Don’t Forget to Backup Your Cloud Data

 In Backup, Cloud, Data

Because cloud is highly reliable, it’s tempting to think you don’t need to worry about making backups of your cloud data. The cloud provider has backups that allow them to restore your data and infrastructure in case of problems such as a hardware failure.

However, there are many other reasons you may need to keep copies of your data that the cloud provider’s backup policy won’t support:

  • Restoring older data. The backups kept by the cloud provider are intended to restore the current state of your system. They don’t support restoring older data, which may be needed to recover data that was accidentally deleted or corrupted. They don’t support access to older data for analytics purposes.
  • Compliance & legal requirement. Depending on your industry, you may need to satisfy various data retention requirements. Even if there is no legal requirement to keep data, you may have a corporate policy requiring data to be kept for a specific length of time. Your cloud provider’s system backups don’t address this need.
  • Hybrid systems development. You may need a copy of data from the cloud for use in an on premises, multicloud, or hybrid cloud system.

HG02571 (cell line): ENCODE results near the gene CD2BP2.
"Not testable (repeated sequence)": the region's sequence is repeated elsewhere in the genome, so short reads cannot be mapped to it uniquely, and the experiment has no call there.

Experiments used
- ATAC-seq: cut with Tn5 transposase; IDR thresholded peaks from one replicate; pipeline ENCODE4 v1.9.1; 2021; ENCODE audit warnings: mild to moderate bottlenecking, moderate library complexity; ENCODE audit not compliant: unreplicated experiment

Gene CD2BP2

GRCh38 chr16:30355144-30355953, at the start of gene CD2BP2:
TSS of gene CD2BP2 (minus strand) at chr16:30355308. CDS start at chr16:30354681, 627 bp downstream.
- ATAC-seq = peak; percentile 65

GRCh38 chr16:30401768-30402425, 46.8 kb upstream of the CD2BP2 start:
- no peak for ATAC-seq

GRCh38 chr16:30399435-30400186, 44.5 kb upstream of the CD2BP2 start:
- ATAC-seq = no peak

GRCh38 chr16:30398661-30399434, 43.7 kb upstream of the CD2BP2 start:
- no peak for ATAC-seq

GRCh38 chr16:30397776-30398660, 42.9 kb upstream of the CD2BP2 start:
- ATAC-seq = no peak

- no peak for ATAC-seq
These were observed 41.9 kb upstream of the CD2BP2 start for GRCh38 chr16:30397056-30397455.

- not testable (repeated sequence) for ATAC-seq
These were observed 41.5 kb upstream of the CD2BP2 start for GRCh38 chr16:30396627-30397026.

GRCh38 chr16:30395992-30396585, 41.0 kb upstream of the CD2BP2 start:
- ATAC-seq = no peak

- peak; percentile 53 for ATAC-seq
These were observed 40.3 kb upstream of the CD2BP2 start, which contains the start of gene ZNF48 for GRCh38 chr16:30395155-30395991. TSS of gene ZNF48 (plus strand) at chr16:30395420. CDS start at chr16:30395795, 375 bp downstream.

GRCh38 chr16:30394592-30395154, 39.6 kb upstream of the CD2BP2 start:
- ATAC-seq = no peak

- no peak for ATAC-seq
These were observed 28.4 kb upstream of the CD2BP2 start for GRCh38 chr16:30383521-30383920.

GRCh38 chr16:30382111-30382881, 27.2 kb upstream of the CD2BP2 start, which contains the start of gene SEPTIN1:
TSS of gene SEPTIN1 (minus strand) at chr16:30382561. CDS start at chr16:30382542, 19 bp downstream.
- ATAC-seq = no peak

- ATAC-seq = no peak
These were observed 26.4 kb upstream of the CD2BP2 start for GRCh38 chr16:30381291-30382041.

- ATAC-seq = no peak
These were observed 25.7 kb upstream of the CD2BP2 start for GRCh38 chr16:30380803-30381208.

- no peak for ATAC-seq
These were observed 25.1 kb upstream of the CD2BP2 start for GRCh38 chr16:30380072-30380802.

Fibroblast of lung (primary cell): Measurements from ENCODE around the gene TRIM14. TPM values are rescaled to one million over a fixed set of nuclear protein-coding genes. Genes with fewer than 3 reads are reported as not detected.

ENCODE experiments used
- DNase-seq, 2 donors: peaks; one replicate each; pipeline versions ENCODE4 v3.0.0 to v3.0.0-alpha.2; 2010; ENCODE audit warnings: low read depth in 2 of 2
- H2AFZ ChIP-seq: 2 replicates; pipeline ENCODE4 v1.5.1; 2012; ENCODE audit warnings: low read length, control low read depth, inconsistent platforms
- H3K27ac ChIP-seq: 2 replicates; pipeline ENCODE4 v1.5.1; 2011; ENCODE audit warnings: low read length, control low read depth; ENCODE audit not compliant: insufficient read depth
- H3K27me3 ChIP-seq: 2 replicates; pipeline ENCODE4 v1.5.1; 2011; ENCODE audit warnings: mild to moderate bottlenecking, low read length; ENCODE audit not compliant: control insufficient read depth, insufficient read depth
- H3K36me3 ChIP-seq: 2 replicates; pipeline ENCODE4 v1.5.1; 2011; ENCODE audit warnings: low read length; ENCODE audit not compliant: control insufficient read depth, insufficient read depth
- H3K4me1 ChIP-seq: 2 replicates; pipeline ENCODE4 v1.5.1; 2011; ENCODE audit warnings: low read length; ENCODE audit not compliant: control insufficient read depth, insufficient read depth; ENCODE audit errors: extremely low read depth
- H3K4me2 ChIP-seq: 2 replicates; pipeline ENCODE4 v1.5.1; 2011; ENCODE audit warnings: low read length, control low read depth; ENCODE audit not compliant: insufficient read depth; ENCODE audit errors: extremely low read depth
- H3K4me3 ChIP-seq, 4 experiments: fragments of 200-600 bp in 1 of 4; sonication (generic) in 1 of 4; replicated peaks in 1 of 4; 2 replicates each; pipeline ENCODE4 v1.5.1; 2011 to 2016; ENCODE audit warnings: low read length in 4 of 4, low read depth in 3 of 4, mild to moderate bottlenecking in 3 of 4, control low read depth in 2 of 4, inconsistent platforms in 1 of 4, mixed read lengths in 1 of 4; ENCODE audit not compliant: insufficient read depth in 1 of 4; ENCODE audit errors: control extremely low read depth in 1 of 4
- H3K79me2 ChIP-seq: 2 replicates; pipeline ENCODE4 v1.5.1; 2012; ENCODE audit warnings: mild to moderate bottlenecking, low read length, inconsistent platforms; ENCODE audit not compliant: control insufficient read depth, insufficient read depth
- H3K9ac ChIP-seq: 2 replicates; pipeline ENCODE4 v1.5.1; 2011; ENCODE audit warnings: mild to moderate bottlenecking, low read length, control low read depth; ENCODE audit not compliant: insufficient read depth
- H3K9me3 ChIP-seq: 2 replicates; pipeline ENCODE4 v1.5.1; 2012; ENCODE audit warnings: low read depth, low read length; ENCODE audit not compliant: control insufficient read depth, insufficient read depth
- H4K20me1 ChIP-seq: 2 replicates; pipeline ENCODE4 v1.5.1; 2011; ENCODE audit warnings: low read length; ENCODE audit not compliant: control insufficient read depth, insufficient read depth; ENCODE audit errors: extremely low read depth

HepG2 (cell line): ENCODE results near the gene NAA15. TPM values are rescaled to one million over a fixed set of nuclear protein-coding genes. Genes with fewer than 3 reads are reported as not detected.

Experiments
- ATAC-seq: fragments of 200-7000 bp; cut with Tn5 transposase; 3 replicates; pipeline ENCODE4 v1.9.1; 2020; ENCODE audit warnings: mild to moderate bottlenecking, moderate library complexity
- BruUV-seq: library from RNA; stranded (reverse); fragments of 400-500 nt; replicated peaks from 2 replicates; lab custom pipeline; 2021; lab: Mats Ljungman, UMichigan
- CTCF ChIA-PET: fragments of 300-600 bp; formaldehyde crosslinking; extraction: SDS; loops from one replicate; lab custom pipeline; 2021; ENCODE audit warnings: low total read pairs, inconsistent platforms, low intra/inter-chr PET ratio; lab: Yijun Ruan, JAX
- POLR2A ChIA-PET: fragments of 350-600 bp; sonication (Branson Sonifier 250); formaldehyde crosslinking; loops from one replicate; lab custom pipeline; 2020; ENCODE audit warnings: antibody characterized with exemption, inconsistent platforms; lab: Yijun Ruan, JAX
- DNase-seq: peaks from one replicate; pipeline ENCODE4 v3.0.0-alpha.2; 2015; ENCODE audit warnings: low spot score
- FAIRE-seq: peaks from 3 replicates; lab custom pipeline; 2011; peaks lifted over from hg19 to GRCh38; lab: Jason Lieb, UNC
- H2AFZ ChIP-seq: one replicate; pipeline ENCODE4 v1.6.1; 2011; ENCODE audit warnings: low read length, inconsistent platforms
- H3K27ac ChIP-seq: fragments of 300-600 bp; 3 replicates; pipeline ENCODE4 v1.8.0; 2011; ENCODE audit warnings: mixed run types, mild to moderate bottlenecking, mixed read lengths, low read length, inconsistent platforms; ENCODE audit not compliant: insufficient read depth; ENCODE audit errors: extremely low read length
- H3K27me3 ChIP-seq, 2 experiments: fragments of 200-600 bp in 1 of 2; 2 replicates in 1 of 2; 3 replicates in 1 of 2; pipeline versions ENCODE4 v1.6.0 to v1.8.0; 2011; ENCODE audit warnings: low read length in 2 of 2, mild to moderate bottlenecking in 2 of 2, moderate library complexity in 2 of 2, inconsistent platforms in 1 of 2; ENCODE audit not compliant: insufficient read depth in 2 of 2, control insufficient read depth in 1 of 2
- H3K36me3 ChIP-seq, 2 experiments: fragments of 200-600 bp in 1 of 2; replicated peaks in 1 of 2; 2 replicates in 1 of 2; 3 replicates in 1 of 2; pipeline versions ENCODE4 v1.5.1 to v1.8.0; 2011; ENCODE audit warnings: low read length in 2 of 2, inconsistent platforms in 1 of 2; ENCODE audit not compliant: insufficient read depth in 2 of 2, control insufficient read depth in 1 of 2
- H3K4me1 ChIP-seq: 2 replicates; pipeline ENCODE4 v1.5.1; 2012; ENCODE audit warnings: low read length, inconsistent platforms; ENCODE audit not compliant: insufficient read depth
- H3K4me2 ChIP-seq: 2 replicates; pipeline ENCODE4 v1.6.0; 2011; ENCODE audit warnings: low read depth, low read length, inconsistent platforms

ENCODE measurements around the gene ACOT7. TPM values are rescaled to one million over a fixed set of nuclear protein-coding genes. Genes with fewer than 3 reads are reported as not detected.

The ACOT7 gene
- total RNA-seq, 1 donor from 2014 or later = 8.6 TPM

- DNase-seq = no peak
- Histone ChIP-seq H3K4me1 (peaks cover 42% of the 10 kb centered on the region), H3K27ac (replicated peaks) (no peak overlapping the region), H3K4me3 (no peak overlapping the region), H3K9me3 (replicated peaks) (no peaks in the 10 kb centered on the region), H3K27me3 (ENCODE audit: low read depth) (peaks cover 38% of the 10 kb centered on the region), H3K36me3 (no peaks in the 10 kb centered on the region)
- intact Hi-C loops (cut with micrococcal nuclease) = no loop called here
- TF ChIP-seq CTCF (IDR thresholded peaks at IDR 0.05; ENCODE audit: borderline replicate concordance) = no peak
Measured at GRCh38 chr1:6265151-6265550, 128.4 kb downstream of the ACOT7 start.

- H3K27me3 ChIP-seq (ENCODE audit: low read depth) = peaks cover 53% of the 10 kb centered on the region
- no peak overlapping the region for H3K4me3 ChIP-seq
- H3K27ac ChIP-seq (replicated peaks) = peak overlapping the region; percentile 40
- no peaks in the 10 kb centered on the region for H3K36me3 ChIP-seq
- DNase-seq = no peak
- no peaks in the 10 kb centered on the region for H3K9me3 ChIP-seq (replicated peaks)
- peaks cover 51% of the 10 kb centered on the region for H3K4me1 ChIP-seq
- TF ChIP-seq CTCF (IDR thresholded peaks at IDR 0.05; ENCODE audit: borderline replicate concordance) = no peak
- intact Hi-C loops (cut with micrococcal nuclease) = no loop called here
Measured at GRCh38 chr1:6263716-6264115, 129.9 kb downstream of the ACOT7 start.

• Disaster recovery. Cloud providers can have outages. If you have a copy of your cloud-based data outside of the cloud, you can bring up services in your data center or other cloud environment.
  • Avoid vendor lock-in. If you want to switch cloud providers for any reason, you’ll need a copy of your data.

Cloud Backup Strategy

To meet those needs, you need to develop your own backup strategy. While you may choose to store this backup in the cloud, in many ways it should look like a conventional backup strategy:

  • Develop a schedule for making copies of data. Most data should be backed up at least daily; some low-use systems can be backed up less often.
  • Develop a data storage strategy. Aging backups that are unlikely to be accessed frequently can be stored on less expensive devices. You’ll want a different storage strategy depending on whether you expect to use your backups in your cloud or in other environments.
  • Document a process for accessing and restoring data. You need a disaster recovery plan even when your IT infrastructure is in the cloud. It’s important to be aware that accessing older data can require older versions of applications, so you’ll want to be aware of those dependencies and have copies of older software and license keys available as well.

Prescient Solutions helps businesses in Chicago and Schaumburg develop effective backup solutions both in the data center and in the cloud. Contact us to learn how IT consulting and managed services from Prescient Solutions help you get your most pressing IT management challenges under control.

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